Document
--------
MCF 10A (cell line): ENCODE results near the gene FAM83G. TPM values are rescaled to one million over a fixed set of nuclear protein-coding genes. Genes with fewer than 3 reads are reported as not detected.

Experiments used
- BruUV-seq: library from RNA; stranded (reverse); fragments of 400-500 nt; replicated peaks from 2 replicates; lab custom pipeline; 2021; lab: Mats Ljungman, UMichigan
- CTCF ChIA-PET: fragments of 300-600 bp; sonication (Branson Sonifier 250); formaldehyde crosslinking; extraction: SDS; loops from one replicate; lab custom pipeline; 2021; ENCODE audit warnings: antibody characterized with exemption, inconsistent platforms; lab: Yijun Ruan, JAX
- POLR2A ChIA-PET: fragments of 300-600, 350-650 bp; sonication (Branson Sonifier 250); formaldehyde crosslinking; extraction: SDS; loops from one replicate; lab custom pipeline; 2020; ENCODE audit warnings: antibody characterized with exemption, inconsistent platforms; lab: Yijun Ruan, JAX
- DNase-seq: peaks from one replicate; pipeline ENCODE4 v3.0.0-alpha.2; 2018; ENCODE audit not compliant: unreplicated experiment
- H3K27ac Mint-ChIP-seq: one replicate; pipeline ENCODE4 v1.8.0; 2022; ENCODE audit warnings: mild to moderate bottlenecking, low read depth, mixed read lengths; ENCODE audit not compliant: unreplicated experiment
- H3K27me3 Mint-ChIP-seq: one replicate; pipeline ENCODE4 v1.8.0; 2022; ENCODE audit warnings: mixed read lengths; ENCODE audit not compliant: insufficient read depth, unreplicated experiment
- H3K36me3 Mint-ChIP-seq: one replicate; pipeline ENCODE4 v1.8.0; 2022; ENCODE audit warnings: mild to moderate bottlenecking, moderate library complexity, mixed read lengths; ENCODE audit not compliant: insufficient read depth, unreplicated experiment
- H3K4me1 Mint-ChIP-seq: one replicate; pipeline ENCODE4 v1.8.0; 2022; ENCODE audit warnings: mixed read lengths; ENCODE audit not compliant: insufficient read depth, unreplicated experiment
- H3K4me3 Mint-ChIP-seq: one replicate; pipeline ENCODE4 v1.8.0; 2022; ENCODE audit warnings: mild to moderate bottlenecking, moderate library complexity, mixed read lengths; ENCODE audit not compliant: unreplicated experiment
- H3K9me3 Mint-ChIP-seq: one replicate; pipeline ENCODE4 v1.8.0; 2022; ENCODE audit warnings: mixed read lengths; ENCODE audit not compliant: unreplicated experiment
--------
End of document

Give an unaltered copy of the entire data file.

MCF 10A (cell line): ENCODE results near the gene FAM83G. TPM values are rescaled to one million over a fixed set of nuclear protein-coding genes. Genes with fewer than 3 reads are reported as not detected.

Experiments used
- BruUV-seq: library from RNA; stranded (reverse); fragments of 400-500 nt; replicated peaks from 2 replicates; lab custom pipeline; 2021; lab: Mats Ljungman, UMichigan
- CTCF ChIA-PET: fragments of 300-600 bp; sonication (Branson Sonifier 250); formaldehyde crosslinking; extraction: SDS; loops from one replicate; lab custom pipeline; 2021; ENCODE audit warnings: antibody characterized with exemption, inconsistent platforms; lab: Yijun Ruan, JAX
- POLR2A ChIA-PET: fragments of 300-600, 350-650 bp; sonication (Branson Sonifier 250); formaldehyde crosslinking; extraction: SDS; loops from one replicate; lab custom pipeline; 2020; ENCODE audit warnings: antibody characterized with exemption, inconsistent platforms; lab: Yijun Ruan, JAX
- DNase-seq: peaks from one replicate; pipeline ENCODE4 v3.0.0-alpha.2; 2018; ENCODE audit not compliant: unreplicated experiment
- H3K27ac Mint-ChIP-seq: one replicate; pipeline ENCODE4 v1.8.0; 2022; ENCODE audit warnings: mild to moderate bottlenecking, low read depth, mixed read lengths; ENCODE audit not compliant: unreplicated experiment
- H3K27me3 Mint-ChIP-seq: one replicate; pipeline ENCODE4 v1.8.0; 2022; ENCODE audit warnings: mixed read lengths; ENCODE audit not compliant: insufficient read depth, unreplicated experiment
- H3K36me3 Mint-ChIP-seq: one replicate; pipeline ENCODE4 v1.8.0; 2022; ENCODE audit warnings: mild to moderate bottlenecking, moderate library complexity, mixed read lengths; ENCODE audit not compliant: insufficient read depth, unreplicated experiment
- H3K4me1 Mint-ChIP-seq: one replicate; pipeline ENCODE4 v1.8.0; 2022; ENCODE audit warnings: mixed read lengths; ENCODE audit not compliant: insufficient read depth, unreplicated experiment
- H3K4me3 Mint-ChIP-seq: one replicate; pipeline ENCODE4 v1.8.0; 2022; ENCODE audit warnings: mild to moderate bottlenecking, moderate library complexity, mixed read lengths; ENCODE audit not compliant: unreplicated experiment
- H3K9me3 Mint-ChIP-seq: one replicate; pipeline ENCODE4 v1.8.0; 2022; ENCODE audit warnings: mixed read lengths; ENCODE audit not compliant: unreplicated experiment